James Simon is an International
Artist who was born in Pittsburgh, Pennsylvania. He is
a professionally-trained lutier and restorationist turned sculptor
whose work has been interpreted as a fusion of High Renaissance
technology, contemporary art, and primitive form. His extensive
travels and rich experiences with other cultures and peoples give
his work a unique, original, multicultural perspective.
James has always encouraged his studio and home to be a cultural
meeting ground, and over the years has hosted a variety of music
and other cultural events,including 10 years of the nationally
Street Reading Series. -In collaboration with the directors Sherrie
Flick, and Nancy Krygosky.
What grounds my work is the belief that art is a celebratory
experience that can create joy despite adverse conditions of social
injustice, poverty, war.I came from a family that pulsed with music
and dance (my father was a violinist, my mother a tap dancer).
When I graduated high school, I began extensively traveling
the world. I spent many years living in Brazil, Mexico,
Australia and England. The distinct, diverse experiences I
had living and creating art in these cultures has shaped my
approach to art thematically, stylistically, and in my choice of
materials. But what each of these cultures shared, and what
is reflected in my sculptures, is the primal impulse towards
creative expression that is situated in daily life and can serve to
uplift the human spirit.
In England I trained as a violinmaker, a renaissance
art that demands a high level of knowledge, precision and
discipline. The beauty of the violin must be expressed within
a strict architectural and acoustic formula. My sculptures utilize
the discipline of this classical training (in process and in the
integrity of the materials I use) while incorporating a kind of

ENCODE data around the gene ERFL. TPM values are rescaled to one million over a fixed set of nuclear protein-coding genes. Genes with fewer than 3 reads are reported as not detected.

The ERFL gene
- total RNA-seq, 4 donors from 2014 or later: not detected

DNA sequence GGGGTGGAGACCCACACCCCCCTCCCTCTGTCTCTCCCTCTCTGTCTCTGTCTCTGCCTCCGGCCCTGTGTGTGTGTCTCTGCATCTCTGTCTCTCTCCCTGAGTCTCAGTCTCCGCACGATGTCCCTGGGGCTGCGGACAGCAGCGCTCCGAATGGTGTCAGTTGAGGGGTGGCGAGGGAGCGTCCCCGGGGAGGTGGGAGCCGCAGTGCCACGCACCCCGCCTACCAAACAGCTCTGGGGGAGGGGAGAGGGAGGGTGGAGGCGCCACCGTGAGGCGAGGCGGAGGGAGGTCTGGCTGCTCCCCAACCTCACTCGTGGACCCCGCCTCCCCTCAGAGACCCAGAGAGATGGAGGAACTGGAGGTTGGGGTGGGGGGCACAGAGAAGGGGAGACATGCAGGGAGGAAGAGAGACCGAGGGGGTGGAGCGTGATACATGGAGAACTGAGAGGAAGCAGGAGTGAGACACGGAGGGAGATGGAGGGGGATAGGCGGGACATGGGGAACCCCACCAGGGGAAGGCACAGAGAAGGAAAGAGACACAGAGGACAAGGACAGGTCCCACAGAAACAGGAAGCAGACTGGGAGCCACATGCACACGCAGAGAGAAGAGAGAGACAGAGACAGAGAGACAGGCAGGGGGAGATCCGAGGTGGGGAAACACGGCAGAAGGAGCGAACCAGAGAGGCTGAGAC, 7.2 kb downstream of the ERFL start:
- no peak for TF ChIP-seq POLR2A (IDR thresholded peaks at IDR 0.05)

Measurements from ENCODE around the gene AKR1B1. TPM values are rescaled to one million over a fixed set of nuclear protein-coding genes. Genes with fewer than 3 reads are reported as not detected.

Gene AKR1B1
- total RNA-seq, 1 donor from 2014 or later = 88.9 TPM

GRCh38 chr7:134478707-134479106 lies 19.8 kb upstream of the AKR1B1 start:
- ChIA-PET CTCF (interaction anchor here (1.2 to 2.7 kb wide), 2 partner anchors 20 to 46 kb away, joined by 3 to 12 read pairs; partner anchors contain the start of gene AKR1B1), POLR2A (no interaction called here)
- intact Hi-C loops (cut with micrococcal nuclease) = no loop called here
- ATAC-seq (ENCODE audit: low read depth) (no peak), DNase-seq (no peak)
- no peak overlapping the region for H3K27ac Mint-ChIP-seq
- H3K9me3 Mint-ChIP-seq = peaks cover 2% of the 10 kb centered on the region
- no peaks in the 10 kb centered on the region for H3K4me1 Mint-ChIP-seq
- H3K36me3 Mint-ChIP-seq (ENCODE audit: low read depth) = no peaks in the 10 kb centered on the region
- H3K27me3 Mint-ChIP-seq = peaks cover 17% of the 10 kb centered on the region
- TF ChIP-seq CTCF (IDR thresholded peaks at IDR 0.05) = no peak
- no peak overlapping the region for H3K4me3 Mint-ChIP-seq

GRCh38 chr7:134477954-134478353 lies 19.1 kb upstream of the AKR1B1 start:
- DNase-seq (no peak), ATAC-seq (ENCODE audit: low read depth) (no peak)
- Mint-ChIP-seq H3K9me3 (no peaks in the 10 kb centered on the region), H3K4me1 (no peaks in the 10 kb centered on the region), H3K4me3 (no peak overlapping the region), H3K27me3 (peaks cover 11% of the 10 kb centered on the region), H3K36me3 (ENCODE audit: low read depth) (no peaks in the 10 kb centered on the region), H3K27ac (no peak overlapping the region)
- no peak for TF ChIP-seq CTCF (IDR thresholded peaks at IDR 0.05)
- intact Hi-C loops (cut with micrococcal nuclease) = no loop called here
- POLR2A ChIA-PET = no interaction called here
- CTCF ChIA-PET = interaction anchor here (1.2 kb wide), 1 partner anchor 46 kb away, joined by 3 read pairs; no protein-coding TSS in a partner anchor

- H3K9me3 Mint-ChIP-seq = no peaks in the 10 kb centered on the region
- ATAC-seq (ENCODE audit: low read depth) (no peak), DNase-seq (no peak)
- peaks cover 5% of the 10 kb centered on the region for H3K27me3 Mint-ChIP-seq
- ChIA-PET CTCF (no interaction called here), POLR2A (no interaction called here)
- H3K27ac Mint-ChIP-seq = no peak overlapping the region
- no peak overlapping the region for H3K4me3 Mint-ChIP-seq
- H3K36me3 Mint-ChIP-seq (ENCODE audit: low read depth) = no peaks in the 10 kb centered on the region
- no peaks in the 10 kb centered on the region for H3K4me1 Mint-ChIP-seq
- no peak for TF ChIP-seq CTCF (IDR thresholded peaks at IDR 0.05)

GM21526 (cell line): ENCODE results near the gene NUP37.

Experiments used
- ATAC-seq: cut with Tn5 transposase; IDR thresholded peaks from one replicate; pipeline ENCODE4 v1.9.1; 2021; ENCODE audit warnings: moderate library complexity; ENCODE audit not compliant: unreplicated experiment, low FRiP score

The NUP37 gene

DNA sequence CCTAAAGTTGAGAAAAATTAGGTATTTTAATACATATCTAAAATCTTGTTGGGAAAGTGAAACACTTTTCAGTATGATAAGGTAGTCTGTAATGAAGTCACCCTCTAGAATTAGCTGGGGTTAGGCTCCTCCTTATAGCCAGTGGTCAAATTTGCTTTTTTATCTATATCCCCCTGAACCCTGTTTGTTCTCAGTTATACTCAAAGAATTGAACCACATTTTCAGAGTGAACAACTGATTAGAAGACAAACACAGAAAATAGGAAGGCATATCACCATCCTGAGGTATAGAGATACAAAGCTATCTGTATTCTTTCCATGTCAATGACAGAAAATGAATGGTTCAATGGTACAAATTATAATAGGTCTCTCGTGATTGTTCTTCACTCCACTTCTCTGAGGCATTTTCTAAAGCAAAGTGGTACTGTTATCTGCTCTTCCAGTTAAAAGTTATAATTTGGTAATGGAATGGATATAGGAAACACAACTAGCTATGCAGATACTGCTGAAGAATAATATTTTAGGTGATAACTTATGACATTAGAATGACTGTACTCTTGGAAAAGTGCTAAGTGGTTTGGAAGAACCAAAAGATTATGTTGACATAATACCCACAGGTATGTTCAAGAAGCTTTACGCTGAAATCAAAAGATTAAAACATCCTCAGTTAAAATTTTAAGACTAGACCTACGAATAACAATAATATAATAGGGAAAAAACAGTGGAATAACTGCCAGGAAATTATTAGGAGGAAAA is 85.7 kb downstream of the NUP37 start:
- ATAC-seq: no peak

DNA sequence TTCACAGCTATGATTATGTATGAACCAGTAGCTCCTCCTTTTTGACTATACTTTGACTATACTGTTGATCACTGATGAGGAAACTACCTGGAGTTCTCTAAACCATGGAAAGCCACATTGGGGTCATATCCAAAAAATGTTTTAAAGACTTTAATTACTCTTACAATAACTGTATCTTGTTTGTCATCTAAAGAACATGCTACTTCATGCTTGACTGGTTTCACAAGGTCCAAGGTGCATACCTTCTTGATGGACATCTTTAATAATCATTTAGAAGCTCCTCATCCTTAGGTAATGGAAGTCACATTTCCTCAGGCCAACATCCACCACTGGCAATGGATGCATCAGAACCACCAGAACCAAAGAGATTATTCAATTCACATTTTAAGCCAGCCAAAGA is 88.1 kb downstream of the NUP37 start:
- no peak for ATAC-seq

"street freedom" that allows me to depict history and contemporary
life in a fluid, poetic, transcendent style strongly influenced by
my international as well as local life experiences.
Living in these places, especially among indigenous cultures, I
experienced a unique relationship between humans and nature--I
watched cows and burrows munching on my front lawn in the late
night moonlight, woke up most nights in my pueblo to the sounds of
an endless orchestra of dogs and roosters in the distance. I
also experienced a unique relationship between the people and art.
Artistic expression in these cultures is an integral part of
daily life; it is colorful, full of music, humor, and connected to
antiquity. These experiences profoundly influence the themes,
composition and emotion of my art. The figures I sculpt have
their beginnings in the quotidian: a Mexican kid leaning
against a building upside down reading a comic book, a street
musician searching for the right chords to express an emotion.
My "Uptown Rhythm" relief sculpture depicts the activity of a
vibrant community on a typical day. Though it alludes to the
history of a Pittsburgh neighborhood, it examines the magic and
beauty of the idea of community, an important theme in my work.
Sculpting in clay allows me to go beyond realism to capture the
fluidity of human form and the details of human expression in a way
that amplifies the emotion of a piece. This figurative style
gives my sculptures a universality and timelessness that make them
relevant and relatable to viewers, qualities I value in art.